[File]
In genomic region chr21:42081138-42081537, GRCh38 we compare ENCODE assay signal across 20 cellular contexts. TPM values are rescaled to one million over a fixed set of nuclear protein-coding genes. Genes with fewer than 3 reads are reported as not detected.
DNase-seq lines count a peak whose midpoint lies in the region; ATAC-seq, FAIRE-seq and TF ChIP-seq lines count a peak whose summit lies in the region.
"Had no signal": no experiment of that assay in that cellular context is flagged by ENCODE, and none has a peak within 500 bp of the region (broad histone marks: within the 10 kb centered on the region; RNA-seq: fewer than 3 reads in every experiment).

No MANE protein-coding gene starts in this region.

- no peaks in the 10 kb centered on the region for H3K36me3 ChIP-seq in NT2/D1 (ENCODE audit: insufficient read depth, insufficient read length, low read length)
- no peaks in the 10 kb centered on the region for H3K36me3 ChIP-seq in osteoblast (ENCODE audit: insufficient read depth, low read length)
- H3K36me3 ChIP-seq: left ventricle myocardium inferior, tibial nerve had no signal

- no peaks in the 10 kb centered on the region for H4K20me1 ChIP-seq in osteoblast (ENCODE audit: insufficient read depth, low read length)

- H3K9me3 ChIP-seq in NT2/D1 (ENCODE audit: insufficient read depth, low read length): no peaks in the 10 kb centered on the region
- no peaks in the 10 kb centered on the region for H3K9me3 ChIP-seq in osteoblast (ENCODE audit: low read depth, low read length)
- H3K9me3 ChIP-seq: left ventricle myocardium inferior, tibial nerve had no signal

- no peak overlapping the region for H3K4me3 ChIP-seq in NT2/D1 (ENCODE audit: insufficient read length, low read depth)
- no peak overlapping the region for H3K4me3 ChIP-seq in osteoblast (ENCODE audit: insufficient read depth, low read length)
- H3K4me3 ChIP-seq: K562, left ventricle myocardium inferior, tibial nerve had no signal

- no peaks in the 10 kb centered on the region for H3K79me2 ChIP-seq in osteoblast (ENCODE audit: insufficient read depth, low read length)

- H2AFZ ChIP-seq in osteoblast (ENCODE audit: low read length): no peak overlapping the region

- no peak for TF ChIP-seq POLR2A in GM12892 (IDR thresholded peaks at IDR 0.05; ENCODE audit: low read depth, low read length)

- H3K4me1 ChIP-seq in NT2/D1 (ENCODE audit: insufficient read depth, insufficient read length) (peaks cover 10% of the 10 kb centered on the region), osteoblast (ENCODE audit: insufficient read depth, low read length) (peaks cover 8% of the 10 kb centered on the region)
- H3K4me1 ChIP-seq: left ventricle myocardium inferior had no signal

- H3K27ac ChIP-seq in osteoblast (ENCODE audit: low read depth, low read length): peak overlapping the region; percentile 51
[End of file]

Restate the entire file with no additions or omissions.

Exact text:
In genomic region chr21:42081138-42081537, GRCh38 we compare ENCODE assay signal across 20 cellular contexts. TPM values are rescaled to one million over a fixed set of nuclear protein-coding genes. Genes with fewer than 3 reads are reported as not detected.
DNase-seq lines count a peak whose midpoint lies in the region; ATAC-seq, FAIRE-seq and TF ChIP-seq lines count a peak whose summit lies in the region.
"Had no signal": no experiment of that assay in that cellular context is flagged by ENCODE, and none has a peak within 500 bp of the region (broad histone marks: within the 10 kb centered on the region; RNA-seq: fewer than 3 reads in every experiment).

No MANE protein-coding gene starts in this region.

- no peaks in the 10 kb centered on the region for H3K36me3 ChIP-seq in NT2/D1 (ENCODE audit: insufficient read depth, insufficient read length, low read length)
- no peaks in the 10 kb centered on the region for H3K36me3 ChIP-seq in osteoblast (ENCODE audit: insufficient read depth, low read length)
- H3K36me3 ChIP-seq: left ventricle myocardium inferior, tibial nerve had no signal

- no peaks in the 10 kb centered on the region for H4K20me1 ChIP-seq in osteoblast (ENCODE audit: insufficient read depth, low read length)

- H3K9me3 ChIP-seq in NT2/D1 (ENCODE audit: insufficient read depth, low read length): no peaks in the 10 kb centered on the region
- no peaks in the 10 kb centered on the region for H3K9me3 ChIP-seq in osteoblast (ENCODE audit: low read depth, low read length)
- H3K9me3 ChIP-seq: left ventricle myocardium inferior, tibial nerve had no signal

- no peak overlapping the region for H3K4me3 ChIP-seq in NT2/D1 (ENCODE audit: insufficient read length, low read depth)
- no peak overlapping the region for H3K4me3 ChIP-seq in osteoblast (ENCODE audit: insufficient read depth, low read length)
- H3K4me3 ChIP-seq: K562, left ventricle myocardium inferior, tibial nerve had no signal

- no peaks in the 10 kb centered on the region for H3K79me2 ChIP-seq in osteoblast (ENCODE audit: insufficient read depth, low read length)

- H2AFZ ChIP-seq in osteoblast (ENCODE audit: low read length): no peak overlapping the region

- no peak for TF ChIP-seq POLR2A in GM12892 (IDR thresholded peaks at IDR 0.05; ENCODE audit: low read depth, low read length)

- H3K4me1 ChIP-seq in NT2/D1 (ENCODE audit: insufficient read depth, insufficient read length) (peaks cover 10% of the 10 kb centered on the region), osteoblast (ENCODE audit: insufficient read depth, low read length) (peaks cover 8% of the 10 kb centered on the region)
- H3K4me1 ChIP-seq: left ventricle myocardium inferior had no signal

- H3K27ac ChIP-seq in osteoblast (ENCODE audit: low read depth, low read length): peak overlapping the region; percentile 51